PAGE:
Farmers and other stakeholders are being asked to have their say on legislation governing the nearly $17 billion diary industry.
In May, the government began a review of the Dairy Industry Restructuring Act (DIRA) 2001, which regulates Fonterra as the dominant player in the market to protect farmers, consumers and the wider economy.
The review will look at how the price of raw milk is set for farmers, how competitive the milk market is - as well as incentives for farmers to move into more sustainable production methods.
At a dairy farm near Dunedin today, Agriculture Minister Damien O'Connor released a discussion document and launched the public consultation phase of the review.
It was important the industry was fit for the future and it was timely to take a strategic view of the challenges and opportunities that faced the sector, he said.
"It's important to look at whether the DIRA has achieved its objectives, created unintended consequences, and whether it is still needed in its current form.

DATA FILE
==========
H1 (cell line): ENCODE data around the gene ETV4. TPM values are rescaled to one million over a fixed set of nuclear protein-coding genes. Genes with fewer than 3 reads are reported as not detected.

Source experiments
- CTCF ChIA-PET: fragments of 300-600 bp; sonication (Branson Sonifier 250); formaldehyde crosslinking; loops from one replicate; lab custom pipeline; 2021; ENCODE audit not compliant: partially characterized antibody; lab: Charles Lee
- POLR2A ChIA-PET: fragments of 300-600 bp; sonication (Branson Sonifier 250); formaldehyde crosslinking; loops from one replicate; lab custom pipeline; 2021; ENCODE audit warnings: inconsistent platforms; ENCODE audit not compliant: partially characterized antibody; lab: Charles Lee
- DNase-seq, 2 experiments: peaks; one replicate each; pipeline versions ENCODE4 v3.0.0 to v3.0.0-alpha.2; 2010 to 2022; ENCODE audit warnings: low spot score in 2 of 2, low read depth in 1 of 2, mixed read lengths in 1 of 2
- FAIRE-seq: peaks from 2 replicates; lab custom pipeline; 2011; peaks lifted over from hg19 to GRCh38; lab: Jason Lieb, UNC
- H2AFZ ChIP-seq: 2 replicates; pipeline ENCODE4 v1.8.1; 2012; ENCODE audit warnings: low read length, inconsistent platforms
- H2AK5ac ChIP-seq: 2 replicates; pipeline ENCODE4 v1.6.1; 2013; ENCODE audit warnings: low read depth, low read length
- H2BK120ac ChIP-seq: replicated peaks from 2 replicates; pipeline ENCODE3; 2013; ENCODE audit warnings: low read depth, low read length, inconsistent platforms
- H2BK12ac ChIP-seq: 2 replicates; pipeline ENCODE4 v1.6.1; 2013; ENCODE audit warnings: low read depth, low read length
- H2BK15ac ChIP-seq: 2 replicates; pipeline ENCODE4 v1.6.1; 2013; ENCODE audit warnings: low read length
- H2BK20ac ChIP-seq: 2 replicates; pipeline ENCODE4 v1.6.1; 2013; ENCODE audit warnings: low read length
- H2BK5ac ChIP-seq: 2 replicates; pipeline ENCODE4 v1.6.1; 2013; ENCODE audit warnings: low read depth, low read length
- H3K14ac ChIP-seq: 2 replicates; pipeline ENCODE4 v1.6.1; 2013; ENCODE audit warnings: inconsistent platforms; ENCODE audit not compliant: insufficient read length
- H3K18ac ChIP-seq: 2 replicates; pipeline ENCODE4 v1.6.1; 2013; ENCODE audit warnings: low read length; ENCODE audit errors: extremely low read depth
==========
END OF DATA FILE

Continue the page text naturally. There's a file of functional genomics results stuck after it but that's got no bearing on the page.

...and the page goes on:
"We need everyone with an interest in the success of the dairy sector to take part in a frank appraisal of the issues."
Under existing legislation, Fonterra has an obligation to buy milk off any farmer who wants to sell it, but Fonterra has suggested it would like to not have to buy milk from farmers whose poor environmental standards could jeopardise its brand.
Mr O'Connor today suggested this was something that was likely to change.
"I think it's reasonable to expect the company has the ability not to pick up milk from farmers who are not adhering to the basic standards around animal welfare, around environmental practice, around labour practice.
"That's one of the emerging issues from the time of this original legislation that needs to be changed, to ensure Fonterra does have reasonable discretion."
Public consultation will run until 8 February.